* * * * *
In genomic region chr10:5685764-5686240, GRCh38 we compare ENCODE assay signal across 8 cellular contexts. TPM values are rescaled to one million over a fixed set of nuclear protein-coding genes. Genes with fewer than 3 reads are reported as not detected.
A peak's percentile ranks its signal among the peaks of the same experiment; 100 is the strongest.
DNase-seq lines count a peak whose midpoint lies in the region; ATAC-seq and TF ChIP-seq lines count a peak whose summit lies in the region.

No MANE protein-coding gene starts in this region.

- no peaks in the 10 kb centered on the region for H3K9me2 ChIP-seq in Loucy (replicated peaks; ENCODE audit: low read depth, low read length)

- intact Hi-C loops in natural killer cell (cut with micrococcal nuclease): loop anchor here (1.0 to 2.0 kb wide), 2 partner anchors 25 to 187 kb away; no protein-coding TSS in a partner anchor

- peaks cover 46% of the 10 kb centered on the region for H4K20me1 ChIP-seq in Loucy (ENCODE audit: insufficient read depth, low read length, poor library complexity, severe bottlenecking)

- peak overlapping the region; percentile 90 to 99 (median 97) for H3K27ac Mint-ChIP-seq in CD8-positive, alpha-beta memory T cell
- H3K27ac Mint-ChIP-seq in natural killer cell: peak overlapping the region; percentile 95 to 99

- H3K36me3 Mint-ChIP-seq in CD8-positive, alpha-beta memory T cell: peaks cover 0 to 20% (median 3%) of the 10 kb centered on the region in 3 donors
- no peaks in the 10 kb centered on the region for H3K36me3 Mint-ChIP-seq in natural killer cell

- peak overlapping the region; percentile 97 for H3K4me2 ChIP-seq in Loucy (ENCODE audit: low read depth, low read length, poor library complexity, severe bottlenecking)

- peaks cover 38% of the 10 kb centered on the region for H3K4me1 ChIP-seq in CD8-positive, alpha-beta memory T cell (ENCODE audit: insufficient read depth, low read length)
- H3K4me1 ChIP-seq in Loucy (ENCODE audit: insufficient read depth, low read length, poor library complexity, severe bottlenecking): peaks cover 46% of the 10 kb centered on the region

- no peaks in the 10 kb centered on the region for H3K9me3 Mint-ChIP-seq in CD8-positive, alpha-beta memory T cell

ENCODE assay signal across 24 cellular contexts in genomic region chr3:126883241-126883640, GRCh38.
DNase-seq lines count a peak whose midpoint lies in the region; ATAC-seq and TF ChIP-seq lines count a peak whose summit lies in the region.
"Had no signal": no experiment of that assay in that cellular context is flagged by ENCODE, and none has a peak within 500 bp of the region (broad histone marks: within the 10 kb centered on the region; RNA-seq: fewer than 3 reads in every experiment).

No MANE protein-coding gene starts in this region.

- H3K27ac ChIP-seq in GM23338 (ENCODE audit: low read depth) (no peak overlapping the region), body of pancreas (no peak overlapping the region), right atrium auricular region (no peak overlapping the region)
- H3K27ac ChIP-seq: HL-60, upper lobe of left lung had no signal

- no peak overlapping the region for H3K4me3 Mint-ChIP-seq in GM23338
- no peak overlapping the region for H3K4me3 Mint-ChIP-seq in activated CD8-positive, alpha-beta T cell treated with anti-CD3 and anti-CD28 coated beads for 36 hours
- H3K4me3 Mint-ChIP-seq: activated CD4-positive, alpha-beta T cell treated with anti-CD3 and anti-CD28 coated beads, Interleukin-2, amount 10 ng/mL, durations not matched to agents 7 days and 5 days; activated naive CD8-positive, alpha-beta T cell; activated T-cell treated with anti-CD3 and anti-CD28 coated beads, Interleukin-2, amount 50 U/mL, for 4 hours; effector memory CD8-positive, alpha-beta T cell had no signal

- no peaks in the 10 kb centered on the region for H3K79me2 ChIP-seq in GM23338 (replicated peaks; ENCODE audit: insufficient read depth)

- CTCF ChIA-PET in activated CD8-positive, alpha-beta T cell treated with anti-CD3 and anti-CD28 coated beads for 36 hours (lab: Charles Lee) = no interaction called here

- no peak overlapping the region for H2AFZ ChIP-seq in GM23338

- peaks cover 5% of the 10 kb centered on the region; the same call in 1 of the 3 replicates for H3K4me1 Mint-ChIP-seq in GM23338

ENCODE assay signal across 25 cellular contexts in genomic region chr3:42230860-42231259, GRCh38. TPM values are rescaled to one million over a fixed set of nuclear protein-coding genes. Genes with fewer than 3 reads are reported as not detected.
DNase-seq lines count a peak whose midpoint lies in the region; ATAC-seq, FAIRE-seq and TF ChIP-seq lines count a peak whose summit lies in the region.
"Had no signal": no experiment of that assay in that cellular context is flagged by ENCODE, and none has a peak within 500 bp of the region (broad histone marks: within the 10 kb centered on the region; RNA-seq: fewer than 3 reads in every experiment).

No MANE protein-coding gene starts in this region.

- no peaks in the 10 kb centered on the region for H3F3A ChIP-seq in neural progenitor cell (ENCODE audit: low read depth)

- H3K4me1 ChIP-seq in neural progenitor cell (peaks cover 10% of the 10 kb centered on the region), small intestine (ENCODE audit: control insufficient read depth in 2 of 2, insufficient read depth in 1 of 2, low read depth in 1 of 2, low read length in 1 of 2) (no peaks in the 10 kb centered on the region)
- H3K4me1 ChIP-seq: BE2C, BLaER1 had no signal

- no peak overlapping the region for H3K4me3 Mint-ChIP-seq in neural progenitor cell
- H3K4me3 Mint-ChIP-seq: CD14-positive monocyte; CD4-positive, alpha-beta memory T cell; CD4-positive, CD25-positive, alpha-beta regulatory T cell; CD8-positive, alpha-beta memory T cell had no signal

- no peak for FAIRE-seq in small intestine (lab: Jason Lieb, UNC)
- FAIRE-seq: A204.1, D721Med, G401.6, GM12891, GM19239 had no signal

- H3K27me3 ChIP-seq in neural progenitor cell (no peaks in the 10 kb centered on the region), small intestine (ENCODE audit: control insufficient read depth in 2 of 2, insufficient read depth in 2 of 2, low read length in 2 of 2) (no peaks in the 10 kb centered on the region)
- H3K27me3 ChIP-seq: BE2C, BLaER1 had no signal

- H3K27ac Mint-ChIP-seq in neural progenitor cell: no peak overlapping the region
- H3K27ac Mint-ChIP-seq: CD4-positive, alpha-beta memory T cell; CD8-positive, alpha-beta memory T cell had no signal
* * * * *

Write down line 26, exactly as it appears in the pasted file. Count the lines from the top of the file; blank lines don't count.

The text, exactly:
- CTCF ChIA-PET in activated CD8-positive, alpha-beta T cell treated with anti-CD3 and anti-CD28 coated beads for 36 hours (lab: Charles Lee) = no interaction called here